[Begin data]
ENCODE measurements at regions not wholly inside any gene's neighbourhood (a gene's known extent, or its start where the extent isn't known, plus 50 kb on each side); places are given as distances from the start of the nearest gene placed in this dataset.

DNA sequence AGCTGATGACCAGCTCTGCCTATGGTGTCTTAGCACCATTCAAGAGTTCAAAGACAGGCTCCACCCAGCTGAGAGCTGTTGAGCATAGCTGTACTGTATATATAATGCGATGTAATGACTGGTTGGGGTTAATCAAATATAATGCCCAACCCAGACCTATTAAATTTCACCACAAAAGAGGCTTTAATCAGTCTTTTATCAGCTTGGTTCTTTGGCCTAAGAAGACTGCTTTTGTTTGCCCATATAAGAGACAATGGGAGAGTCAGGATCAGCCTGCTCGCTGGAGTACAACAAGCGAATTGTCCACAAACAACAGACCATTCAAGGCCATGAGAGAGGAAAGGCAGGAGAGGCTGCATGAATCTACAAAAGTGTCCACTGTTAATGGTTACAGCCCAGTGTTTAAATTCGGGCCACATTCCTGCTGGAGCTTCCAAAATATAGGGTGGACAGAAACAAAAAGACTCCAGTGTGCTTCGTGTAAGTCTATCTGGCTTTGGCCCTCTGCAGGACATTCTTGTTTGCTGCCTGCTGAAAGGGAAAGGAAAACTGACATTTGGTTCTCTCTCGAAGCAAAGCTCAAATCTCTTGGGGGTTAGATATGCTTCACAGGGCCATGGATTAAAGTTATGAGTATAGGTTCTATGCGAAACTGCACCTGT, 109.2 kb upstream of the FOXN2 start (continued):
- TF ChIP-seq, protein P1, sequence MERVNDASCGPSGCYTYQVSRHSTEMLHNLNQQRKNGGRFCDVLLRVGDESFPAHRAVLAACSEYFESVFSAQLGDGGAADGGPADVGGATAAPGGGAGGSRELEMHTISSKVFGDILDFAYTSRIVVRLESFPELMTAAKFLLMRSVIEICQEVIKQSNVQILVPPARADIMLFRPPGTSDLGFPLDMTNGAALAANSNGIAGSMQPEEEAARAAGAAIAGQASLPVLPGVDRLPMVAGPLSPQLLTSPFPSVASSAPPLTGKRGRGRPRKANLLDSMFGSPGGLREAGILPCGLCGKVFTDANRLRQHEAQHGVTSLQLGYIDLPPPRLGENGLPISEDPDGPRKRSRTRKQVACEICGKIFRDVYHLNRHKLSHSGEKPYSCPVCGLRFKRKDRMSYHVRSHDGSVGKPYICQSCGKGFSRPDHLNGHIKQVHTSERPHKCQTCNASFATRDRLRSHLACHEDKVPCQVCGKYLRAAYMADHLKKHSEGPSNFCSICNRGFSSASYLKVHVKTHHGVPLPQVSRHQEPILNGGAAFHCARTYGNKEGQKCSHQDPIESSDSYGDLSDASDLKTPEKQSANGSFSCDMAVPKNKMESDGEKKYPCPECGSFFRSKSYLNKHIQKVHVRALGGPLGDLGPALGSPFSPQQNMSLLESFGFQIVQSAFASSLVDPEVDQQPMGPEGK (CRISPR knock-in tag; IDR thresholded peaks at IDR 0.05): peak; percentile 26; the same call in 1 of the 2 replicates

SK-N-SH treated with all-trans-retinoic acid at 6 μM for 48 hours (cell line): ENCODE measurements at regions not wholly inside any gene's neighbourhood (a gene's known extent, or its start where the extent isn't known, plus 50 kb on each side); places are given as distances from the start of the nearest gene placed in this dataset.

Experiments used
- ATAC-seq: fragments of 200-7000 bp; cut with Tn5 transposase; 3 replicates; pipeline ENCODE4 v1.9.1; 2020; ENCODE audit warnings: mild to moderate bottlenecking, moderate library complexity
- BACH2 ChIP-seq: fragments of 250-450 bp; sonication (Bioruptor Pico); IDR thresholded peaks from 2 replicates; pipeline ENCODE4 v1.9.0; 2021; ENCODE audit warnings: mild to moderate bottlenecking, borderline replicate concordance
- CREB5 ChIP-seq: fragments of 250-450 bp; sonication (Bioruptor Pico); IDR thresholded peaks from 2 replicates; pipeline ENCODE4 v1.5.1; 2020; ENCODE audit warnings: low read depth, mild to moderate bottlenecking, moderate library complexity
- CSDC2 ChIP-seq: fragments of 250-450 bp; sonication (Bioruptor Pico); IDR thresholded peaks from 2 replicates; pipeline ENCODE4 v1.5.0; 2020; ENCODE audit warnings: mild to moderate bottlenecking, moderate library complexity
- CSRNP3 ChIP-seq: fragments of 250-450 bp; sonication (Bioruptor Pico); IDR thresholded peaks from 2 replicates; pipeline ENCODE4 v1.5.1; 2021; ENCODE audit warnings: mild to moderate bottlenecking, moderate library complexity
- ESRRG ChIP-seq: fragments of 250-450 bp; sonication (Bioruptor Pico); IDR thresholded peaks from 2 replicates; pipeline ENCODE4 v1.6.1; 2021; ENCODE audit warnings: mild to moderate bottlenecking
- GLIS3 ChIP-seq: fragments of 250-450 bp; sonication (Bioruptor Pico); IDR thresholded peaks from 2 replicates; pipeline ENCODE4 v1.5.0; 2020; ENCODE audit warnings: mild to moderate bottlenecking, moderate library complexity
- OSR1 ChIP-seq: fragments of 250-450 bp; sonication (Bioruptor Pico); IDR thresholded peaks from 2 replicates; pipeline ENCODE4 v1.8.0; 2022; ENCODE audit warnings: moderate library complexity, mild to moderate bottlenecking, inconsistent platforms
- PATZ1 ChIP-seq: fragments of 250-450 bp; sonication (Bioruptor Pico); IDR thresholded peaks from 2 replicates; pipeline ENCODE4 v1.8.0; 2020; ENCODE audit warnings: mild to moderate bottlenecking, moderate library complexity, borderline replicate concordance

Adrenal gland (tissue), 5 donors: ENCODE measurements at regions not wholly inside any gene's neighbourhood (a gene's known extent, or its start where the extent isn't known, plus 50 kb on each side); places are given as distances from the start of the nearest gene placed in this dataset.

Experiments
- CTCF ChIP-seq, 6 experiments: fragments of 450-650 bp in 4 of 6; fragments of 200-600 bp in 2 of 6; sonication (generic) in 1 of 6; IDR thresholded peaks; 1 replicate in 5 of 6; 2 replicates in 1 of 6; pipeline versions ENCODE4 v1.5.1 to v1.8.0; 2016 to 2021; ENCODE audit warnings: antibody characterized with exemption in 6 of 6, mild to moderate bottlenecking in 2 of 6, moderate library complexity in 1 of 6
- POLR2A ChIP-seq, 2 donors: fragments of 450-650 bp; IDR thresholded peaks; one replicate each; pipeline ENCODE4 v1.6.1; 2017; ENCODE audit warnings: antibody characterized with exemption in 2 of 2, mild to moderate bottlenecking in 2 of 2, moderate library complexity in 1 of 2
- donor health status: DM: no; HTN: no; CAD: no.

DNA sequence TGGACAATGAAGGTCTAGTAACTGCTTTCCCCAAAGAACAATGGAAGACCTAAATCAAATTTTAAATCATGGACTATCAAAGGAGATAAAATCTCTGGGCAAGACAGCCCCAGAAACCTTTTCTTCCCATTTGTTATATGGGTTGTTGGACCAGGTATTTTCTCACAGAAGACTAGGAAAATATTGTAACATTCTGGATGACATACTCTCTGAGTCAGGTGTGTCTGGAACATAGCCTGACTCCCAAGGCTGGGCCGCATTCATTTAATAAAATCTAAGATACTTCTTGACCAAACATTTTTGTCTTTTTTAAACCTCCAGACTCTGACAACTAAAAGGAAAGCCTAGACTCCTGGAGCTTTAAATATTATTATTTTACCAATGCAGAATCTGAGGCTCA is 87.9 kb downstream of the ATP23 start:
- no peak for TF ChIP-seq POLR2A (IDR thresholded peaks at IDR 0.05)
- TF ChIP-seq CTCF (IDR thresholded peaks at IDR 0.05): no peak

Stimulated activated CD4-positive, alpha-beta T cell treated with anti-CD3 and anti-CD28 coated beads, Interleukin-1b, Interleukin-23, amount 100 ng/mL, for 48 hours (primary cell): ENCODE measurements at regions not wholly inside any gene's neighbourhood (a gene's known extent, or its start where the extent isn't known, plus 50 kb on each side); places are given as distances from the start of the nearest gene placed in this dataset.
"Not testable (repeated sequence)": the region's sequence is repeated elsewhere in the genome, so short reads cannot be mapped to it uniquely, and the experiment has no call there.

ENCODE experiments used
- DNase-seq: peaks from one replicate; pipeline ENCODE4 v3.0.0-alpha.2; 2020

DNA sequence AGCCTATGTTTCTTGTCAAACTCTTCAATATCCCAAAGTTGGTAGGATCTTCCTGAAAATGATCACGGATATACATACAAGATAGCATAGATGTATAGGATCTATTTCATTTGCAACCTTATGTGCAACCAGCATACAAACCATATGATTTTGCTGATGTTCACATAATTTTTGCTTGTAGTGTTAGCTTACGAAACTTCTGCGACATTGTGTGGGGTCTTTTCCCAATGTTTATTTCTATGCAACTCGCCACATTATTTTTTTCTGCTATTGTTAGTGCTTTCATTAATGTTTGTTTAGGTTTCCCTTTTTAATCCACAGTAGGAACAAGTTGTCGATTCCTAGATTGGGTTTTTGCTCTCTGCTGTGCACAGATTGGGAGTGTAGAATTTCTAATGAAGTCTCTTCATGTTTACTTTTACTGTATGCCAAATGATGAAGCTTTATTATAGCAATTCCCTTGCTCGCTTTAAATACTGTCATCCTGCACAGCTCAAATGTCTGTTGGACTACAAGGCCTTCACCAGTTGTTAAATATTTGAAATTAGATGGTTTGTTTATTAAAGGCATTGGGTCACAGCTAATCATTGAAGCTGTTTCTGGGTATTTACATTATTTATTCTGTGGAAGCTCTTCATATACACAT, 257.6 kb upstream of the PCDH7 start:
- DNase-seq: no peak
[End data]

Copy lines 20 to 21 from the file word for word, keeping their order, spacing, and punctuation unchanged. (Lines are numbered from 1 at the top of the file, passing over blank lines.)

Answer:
DNA sequence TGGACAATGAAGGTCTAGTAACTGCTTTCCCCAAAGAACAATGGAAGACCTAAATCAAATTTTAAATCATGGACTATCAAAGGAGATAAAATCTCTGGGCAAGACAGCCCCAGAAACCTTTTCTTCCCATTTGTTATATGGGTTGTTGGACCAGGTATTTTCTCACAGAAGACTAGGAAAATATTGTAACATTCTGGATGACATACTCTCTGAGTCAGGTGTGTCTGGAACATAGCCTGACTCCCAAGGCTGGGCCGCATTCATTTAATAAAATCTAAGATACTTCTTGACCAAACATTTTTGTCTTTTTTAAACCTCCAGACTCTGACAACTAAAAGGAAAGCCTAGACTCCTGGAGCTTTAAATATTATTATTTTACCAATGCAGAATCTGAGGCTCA is 87.9 kb downstream of the ATP23 start:
- no peak for TF ChIP-seq POLR2A (IDR thresholded peaks at IDR 0.05)